Does Foreign Aid Really Work?

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OUP Oxford, Aug 7, 2008 - Business & Economics - 536 pages
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Foreign aid is now a $100bn business and is expanding more rapidly today than it has for a generation. But does it work? Indeed, is it needed at all? Other attempts to answer these important questions have been dominated by a focus on the impact of official aid provided by governments. But today possibly as much as 30 percent of aid is provided by Non-Governmental Organizations (NGOs), and over 10 percent is provided as emergency assistance. In this first-ever attempt to provide an overall assessment of aid, Roger Riddell presents a rigorous but highly readable account of aid, warts and all. Does Foreign Aid Really Work? sets out the evidence and exposes the instances where aid has failed and explains why. The book also examines the way that politics distorts aid, and disentangles the moral and ethical assumptions that lie behind the belief that aid does good. The book concludes by detailing the practical ways that aid needs to change if it is to be the effective force for good that its providers claim it is.

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10 Assessing and measuring the impact of aid
11 The impact of official development aid projects
12 The impact of programme aid technical assistance and aid for capacity development
13 The impact of aid at the country and crosscountry level
14 Assessing the impact of aid conditionality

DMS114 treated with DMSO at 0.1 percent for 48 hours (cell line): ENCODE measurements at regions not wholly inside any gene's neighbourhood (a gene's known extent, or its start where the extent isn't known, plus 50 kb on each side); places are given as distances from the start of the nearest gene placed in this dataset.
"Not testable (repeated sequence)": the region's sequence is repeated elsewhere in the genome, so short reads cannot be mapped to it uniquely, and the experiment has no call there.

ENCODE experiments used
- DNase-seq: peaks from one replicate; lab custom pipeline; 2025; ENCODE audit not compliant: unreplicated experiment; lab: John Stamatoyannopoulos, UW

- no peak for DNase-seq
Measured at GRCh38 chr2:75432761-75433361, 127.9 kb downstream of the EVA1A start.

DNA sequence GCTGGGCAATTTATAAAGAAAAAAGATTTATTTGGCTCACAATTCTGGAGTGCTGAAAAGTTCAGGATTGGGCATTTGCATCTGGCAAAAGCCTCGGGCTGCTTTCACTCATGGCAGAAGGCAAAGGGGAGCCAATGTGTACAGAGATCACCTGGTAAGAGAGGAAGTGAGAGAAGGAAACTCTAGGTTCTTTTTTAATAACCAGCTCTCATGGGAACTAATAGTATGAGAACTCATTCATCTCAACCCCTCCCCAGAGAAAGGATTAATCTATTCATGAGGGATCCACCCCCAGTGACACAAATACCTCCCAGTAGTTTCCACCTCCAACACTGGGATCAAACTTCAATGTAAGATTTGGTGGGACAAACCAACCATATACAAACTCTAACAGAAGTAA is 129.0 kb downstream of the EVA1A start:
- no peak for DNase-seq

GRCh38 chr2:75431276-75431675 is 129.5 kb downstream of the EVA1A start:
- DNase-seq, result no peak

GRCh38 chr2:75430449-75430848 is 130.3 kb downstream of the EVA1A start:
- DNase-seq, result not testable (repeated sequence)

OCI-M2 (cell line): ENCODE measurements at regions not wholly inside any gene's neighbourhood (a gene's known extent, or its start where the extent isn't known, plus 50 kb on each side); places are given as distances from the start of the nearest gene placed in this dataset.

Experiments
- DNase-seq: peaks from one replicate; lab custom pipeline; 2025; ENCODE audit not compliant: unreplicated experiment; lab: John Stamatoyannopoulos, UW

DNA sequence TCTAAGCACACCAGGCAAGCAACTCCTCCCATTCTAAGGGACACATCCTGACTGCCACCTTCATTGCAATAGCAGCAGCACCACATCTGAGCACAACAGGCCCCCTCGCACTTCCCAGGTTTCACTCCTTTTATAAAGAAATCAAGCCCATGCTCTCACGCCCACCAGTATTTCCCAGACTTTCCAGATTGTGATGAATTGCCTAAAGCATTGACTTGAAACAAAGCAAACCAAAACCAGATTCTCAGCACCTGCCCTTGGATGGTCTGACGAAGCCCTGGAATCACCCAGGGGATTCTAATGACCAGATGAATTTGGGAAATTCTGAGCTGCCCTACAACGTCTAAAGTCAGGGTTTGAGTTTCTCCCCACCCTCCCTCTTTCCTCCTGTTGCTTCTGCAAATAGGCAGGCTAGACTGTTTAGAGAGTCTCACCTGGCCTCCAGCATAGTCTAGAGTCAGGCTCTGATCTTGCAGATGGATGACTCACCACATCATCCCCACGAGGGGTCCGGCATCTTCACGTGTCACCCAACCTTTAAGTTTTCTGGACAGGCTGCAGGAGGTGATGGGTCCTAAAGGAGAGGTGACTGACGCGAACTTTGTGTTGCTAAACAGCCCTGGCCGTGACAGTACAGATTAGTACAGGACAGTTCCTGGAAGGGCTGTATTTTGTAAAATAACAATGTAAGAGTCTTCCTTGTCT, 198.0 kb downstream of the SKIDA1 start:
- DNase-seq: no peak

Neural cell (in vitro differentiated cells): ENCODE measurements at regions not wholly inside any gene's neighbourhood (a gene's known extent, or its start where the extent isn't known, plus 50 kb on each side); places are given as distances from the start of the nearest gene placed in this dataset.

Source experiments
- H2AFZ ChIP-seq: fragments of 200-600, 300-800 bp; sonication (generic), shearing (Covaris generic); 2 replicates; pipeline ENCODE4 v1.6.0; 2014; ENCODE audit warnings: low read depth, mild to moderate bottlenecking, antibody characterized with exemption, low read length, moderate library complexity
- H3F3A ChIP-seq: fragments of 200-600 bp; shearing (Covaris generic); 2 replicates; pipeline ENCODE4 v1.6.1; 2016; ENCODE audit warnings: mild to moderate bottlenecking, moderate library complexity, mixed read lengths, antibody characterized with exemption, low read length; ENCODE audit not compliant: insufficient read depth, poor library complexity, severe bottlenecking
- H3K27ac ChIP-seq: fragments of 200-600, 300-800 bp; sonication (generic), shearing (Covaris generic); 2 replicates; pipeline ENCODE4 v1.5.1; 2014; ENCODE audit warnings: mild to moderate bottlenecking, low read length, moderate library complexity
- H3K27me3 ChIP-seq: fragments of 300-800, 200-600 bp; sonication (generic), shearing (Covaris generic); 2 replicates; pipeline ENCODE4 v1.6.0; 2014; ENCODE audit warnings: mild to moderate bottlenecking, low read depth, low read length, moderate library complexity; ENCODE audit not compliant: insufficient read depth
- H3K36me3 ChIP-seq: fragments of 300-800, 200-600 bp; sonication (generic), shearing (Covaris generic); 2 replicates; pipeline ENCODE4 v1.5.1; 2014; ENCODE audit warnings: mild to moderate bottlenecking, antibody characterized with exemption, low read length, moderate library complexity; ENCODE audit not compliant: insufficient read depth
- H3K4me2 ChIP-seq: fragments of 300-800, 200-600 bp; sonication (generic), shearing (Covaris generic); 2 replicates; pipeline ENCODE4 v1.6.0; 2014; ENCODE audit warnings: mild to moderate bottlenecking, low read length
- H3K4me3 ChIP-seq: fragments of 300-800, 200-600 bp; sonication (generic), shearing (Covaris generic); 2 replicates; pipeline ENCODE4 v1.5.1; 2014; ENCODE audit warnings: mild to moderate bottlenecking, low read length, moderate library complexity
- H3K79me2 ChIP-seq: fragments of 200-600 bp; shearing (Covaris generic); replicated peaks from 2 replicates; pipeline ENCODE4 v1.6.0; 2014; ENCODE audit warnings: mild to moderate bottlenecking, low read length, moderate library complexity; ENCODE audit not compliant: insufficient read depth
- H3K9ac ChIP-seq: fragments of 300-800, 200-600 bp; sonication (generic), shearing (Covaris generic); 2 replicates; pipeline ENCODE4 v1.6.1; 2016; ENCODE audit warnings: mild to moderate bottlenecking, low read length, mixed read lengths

15 Does official development aid really work? A summing up
16 NGOs in development and the impact of discrete NGO development interventions
17 The wider impact of nongovernmental and civil society organizations

2 The origins and early decades of aidgiving
3 Aidgiving from the 1970s to the present
4 The growing web of bilateral aid donors
5 The complexities of multilateral aid
Part IIWhy is Aid Given?
6 The political and commercial dimensions of aid
7 Public support for aid
8 Charity or duty? The moral case for aid
9 The moral case for governments NGOs and individuals to provide aid
Part IIIDoes Aid Really Work?
18 The growth of emergencies and the humanitarian response
19 The impact of emergency and humanitarian aid
Part IVTowards a Different Future for Aid
20 Why aid isnt working
21 Making aid work better by implementing agreed reforms
22 Making aid work better by recasting aid relationships

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About the author (2008)

Roger Riddell is a Non-Executive Director of Oxford Policy Management and a Principle of The Policy Practice. He was Chair of the first Presidential Economic Commission of Independent Zimbabwe in 1980, and Chief Economist of the Confederation of Zimbabwe Industries from 1981-83. From 1984 to 1998, he was a senior Research Fellow at the Overseas Development Institute, London and for five years to 2004 was International Director of Christian Aid.